Parents are weighing the risk of allowing their children to return to school in the wake of the raging COVID-19 pandemic.
Surveys conducted by the Daily Graphic on the possible reopening of schools revealed divergent opinions of parents.
Some parents in Accra said they would allow their children to return to school only when the COVID-19 cases had completely gone down or there was a cure.
A medical doctor, Dr Prince Nuamah, said: “ I am uncertain about how safe the school environment would be for my children in view of the fact that the country hasn’t yet approved of RDTs to know all who have the virus.”
A mother, Mrs Abena Agyeiwaa, said although she was comfortable with the preventive protocols being prescribed, contextually, it would be difficult for most of the schools to implement them.
“I don’t think we should be in a rush to send the children back to school now that it is clear children are not insulated from contracting the virus,” Tilly Mensah-Ansah, another parent said.
In Kumasi, parents were divided over the issue. While some believed it was dangerous to resume academic work now, some clamoured for the resumption, while others were undecided, writes Daniel Kenu.
Those who clamoured for the early reopening said they were overburdened with work and taking care of children.
Some said their resources were overstretched because, since the closure, they have had to hire the services of caretakers to manage their homes while they were at work.
Mr Kwadwo Ayisi, a banker and his wife, Maa Ataa, a trader, who are residents of the Asuoyeboa SSNIT Flats, told the Daily Graphic that the closure of the schools had brought untold hardship on them.
For his part, a second hand clothes dealer, Yaw Bonsie Adu, said because of crowded dormitories and classrooms, it would be difficult to ensure social distancing and other such protocols in schools.
Mercy Akpene Amevor reports from Tema that some parents whose children attend public basic schools in the metropolis expressed doubts about the reopening of schools amid the community spread of the coronavirus.
A cross-section of parents who spoke to the Daily Graphic said with the conversion of some public school parks into satellite markets by the Tema Metropolitan Assembly (TMA), it would be impossible for schools and the market to operate in the same environment.
A parent, Mr David Serebour Boateng, was of the view that the time was not ripe to reopen schools.
Mrs Matilda Agyeman, a parent, also said children should not be made to return to school now.
George Folley reports from Koforidua that a cross-section of parents in the New Juaben Municipality in the Eastern Region have appealed to the government to put in place well-grounded measures before reopening schools.
This, according to them, was to ensure that the health of children was not jeopardised.
They said in as much as they wanted their children to be in school, their health needs must be considered.
A parent, Mr Albert Nartey, said looking at the population in most schools, observing social distancing would be difficult.
From Cape Coast, Shirley Asiedu-Addo reports that some residents have appealed to the government to bring the pandemic under control before reopening schools.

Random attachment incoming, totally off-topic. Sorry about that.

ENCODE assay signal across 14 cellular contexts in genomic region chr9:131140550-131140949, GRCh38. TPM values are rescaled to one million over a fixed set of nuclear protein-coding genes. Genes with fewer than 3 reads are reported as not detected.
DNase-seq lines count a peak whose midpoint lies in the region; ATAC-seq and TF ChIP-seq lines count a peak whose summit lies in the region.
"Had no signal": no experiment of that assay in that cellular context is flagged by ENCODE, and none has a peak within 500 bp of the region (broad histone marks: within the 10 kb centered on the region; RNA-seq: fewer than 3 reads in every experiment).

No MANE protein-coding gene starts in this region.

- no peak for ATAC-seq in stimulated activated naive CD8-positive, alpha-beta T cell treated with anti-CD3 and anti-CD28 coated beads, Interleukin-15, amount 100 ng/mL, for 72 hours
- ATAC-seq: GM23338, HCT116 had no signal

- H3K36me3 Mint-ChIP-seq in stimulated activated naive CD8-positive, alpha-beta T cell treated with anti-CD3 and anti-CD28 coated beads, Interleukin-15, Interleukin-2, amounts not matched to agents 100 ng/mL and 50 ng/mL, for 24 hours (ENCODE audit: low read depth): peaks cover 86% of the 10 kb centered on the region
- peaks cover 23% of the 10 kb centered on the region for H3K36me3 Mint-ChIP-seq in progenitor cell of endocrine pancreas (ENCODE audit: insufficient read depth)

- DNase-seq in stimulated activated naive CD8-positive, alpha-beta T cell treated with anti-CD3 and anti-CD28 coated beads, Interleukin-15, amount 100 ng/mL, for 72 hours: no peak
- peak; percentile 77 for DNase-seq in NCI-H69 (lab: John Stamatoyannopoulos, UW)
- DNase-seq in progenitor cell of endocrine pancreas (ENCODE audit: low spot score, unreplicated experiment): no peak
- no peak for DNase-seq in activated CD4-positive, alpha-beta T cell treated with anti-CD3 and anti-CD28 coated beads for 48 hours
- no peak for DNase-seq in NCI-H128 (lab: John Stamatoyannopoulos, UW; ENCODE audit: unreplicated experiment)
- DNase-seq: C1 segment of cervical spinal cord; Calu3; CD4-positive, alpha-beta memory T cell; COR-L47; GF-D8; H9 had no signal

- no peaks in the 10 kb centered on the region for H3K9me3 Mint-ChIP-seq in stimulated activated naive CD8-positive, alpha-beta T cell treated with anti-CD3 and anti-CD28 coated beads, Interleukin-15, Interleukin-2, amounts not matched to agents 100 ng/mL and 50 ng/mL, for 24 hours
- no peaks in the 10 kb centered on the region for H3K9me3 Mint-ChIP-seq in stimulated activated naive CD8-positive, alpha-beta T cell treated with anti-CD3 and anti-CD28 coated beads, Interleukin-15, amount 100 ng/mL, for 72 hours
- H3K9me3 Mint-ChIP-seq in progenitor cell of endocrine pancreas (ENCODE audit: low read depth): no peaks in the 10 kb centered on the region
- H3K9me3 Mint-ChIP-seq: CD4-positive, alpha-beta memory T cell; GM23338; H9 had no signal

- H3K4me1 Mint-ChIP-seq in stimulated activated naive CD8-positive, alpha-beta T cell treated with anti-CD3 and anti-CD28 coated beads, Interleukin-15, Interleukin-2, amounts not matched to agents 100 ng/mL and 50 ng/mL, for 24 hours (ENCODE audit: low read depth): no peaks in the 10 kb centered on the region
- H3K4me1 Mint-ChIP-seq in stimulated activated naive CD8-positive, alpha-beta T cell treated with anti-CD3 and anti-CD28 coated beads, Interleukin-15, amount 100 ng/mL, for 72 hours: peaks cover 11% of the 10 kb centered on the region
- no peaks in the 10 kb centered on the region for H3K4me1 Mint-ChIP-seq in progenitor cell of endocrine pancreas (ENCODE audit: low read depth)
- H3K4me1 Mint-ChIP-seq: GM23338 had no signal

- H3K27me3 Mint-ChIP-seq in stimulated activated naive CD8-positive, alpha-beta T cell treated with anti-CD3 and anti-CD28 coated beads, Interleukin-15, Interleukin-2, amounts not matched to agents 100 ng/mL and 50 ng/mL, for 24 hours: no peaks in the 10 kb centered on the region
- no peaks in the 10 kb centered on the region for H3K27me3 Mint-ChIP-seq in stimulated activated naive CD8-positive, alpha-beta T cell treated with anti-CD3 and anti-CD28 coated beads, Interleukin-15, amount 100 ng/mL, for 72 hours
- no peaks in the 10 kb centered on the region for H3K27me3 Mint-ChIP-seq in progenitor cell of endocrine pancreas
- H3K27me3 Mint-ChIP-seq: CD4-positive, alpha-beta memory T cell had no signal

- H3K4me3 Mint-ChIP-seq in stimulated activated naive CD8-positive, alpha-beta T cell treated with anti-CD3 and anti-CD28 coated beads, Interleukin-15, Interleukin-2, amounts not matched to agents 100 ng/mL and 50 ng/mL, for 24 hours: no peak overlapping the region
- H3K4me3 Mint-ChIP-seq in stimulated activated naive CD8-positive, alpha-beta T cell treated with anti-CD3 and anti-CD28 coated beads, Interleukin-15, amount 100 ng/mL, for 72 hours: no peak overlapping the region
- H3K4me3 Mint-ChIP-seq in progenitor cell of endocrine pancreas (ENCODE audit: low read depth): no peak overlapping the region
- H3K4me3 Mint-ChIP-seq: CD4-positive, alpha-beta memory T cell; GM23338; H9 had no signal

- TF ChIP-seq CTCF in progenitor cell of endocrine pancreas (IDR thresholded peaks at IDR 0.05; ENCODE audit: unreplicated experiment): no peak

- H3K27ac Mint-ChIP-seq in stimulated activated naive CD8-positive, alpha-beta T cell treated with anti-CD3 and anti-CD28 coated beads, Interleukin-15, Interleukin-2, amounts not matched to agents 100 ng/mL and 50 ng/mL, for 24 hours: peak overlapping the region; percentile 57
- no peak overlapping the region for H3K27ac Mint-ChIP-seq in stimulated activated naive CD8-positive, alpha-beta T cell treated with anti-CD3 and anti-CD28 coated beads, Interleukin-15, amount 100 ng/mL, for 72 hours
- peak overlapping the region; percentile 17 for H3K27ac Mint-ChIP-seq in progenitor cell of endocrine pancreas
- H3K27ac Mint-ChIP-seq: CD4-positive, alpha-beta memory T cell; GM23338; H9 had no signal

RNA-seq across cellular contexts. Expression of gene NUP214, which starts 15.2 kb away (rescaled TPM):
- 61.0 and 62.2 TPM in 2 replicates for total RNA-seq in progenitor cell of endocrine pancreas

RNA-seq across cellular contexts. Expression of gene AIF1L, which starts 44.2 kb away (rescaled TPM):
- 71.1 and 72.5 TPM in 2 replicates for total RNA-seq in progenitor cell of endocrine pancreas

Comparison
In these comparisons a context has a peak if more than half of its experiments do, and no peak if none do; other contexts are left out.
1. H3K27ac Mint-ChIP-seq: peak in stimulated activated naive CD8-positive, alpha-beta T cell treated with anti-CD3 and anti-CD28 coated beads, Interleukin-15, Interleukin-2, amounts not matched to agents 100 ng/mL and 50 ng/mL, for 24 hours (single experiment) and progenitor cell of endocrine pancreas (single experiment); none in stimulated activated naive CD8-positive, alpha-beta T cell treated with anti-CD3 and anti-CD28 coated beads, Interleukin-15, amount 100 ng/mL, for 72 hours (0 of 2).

They indicated that nothing was more important than the safety and well-being of the people for which reason pupils and students must not be rushed into going back to school until the pandemic was brought under control.
Mr Ebo Ryder, a mechanic, said there was no need to rush to reopen schools when the number of cases kept increasing.
From Bolgatanga, Vincent Amenuveve reports that there were mixed reactions from parents, teachers and guardians over the proposal.
While some parents said they would not mind sending their children to school provided the necessary health protocols would be observed in the schools, others said they would give it a second thought because they were not sure the health protocols would be strictly observed.
Among those who shared their opinions with the Daily Graphic were Osman Abubakari, Meshach Aguna, Sampana Osman, Stephen Ayimbilla, Johnson Adongo and Ms Monica Anaba.
Parents in Ho in the Volta Region also expressed diverse opinions about a possible reopening of schools, writes Mary Anane-Amponsah.
Ms Hannah Essuman, a teacher, expressed fear of an escalation in infections if schools reopened now due to a possible failure of adherence to the COVID-19 safety protocols.
Another parent, Ms Agnes Ayite, said allowing her children to go to school would only put them at a higher risk.
However, Mr Dzidefo Akude welcomed the idea because children were losing critical contact hours and may be left behind in the academic year.
Samuel Duodu reports from Tamale that there were mixed reactions over the issue.
While some residents said they were not frightened by the increase in the number of cases of the COVID-19, others expressed worry over the situation.
Some were of the opinion that the wearing of nose masks and social distancing protocols must be made mandatory and enforced to contain the spread of the virus.
Mr Paul Achonga Kwode, a lecturer at the Tamale Technical University (TTU), said adequate measures must be put in place before the schools were reopened.
Some parents in Sekondi/Takoradi said they were not sure if they would send their children to school if it was reopened today, writes Dotsey Koblah Aklorbortu.
However, a parent, Agnes Mensah, said it would be a great relief for her if schools were reopened now, even though she expressed concern about the safety of children.